Bridging the Gap Between Research and Reality

The shortfalls of traditional customer experience research are how businesses end up thinking they know their customers, without actually knowing them. There’s a break in the process that prevents them from getting to that next level of knowledge and using that knowledge to improve their customer experience.

In our 20+ years of customer experience research, CSP’s guiding principle has been to not only gather and present the information, but to then guide our clients in creating the roadmap to a better customer experience based on a thorough understanding of their unique customers.

Why should anyone have to figure this out from scratch? CSP has seen it all before, and we know what works and what doesn’t. Our experts are flexible enough to adapt to any given brand or business with a methodology that’s personalized every step of the way. Your specific questions about your customers, your market, and your competition are built right into the program, along with ongoing support, tools, and coaching to help you define and achieve your goals.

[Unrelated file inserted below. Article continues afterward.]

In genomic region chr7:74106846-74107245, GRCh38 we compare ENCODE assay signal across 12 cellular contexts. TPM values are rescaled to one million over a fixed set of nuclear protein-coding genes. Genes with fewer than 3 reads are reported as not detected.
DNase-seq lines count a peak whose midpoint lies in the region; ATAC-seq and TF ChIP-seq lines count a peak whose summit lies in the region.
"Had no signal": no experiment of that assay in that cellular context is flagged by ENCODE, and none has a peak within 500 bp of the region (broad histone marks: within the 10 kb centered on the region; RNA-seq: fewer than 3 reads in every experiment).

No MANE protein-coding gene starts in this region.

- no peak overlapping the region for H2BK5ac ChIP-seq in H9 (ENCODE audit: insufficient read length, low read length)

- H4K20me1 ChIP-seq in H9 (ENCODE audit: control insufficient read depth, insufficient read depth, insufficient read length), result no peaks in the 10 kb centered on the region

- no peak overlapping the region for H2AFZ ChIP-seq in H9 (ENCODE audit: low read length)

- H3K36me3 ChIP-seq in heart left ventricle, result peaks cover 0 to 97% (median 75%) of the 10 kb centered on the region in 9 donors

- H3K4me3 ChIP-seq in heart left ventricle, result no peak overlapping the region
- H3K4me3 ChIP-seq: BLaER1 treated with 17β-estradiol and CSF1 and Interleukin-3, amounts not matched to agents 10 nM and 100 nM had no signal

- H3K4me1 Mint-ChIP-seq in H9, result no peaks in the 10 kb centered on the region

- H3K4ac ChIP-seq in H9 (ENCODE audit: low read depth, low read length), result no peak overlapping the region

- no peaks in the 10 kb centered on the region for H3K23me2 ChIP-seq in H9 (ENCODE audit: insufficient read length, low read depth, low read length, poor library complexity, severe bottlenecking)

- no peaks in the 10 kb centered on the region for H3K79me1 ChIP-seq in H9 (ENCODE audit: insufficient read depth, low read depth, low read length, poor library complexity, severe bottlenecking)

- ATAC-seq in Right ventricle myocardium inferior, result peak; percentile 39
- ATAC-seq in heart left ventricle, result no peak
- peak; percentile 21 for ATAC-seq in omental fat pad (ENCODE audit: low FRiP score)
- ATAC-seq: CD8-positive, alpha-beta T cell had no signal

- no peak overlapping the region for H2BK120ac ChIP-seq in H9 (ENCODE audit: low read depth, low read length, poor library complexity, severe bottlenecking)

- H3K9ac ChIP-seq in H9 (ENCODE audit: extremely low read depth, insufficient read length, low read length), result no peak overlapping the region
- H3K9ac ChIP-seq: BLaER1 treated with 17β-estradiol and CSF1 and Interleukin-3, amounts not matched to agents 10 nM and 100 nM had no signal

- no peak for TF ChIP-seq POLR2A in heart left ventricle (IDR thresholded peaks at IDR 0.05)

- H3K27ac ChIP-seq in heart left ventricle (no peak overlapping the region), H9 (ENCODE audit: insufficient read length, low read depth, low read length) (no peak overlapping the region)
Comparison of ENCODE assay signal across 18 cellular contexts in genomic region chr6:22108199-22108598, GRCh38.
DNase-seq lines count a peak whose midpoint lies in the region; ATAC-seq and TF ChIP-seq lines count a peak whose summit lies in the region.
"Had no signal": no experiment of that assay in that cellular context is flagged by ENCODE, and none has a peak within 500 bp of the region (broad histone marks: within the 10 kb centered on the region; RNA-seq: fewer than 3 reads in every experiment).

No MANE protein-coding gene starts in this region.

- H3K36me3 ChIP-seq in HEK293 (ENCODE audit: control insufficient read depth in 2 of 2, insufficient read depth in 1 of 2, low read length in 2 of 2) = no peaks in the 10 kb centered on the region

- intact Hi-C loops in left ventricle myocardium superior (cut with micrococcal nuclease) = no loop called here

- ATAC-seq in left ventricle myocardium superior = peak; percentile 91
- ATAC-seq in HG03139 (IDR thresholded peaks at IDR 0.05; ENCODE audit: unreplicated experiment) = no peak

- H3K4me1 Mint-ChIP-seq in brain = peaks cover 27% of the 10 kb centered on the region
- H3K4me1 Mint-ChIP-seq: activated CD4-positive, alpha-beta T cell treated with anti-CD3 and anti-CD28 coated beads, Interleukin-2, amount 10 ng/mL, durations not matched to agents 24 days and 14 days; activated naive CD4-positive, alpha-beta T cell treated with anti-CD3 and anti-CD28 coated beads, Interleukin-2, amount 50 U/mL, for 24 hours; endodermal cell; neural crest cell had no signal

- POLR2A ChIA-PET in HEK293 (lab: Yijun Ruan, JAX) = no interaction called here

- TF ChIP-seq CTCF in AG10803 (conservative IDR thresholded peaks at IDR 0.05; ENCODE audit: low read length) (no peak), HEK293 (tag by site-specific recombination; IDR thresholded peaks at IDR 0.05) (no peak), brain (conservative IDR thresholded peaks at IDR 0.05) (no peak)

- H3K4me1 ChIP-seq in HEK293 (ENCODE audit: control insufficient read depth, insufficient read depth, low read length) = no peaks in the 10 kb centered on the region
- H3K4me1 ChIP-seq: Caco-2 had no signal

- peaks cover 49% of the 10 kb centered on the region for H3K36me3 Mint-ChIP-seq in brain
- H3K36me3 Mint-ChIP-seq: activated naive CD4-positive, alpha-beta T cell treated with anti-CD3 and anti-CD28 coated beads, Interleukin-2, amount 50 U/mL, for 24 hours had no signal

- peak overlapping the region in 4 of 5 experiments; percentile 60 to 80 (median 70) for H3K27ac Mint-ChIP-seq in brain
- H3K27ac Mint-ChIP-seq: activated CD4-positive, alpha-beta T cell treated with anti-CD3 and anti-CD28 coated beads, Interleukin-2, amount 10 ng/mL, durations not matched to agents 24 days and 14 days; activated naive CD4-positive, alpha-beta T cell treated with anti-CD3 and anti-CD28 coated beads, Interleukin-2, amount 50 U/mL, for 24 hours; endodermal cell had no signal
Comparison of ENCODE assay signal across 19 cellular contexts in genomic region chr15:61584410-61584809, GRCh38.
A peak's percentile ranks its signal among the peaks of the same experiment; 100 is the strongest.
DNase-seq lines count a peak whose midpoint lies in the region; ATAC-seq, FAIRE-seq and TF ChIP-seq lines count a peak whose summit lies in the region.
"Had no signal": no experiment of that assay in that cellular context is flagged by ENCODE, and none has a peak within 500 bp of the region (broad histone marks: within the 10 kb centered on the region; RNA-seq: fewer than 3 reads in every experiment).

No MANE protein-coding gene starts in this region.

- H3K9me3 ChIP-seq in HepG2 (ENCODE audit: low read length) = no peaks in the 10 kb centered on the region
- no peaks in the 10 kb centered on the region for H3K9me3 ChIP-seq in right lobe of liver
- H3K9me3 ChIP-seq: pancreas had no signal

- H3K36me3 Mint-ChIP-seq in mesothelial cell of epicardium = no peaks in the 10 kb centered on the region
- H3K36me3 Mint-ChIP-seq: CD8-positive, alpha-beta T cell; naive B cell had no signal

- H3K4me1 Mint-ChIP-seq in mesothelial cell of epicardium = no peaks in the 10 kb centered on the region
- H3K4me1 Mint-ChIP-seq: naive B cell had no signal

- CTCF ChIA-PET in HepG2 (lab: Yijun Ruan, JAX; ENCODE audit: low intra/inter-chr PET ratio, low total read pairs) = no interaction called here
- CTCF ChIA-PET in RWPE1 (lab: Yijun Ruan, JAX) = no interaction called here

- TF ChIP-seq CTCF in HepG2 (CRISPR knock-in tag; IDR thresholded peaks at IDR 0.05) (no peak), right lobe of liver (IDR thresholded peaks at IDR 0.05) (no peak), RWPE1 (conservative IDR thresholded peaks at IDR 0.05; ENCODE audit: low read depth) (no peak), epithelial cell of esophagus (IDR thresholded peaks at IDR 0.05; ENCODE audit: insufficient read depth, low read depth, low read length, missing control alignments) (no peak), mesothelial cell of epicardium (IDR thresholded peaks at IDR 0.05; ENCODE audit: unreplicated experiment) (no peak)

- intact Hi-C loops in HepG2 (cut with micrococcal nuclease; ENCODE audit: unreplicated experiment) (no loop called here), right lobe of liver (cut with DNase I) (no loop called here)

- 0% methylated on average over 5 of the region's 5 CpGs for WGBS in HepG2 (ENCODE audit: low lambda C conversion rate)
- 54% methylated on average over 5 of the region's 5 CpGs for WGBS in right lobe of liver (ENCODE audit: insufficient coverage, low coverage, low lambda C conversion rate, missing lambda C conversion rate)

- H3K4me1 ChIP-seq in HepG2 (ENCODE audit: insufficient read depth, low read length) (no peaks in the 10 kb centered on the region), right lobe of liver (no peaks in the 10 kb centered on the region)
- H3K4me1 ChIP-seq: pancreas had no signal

This level of customization and personal attention is hard to come by with traditional research models, but we believe it’s the key ingredient to successful customer experience management. We’re not passionate about data – we’re passionate about improving the customer experience, full stop.

For more information about CSP’s customer experience research methodologies and the programs we build to support them, contact us today by phone at (402) 399-8790 ext:101, via our website, or on Twitter @csprofiles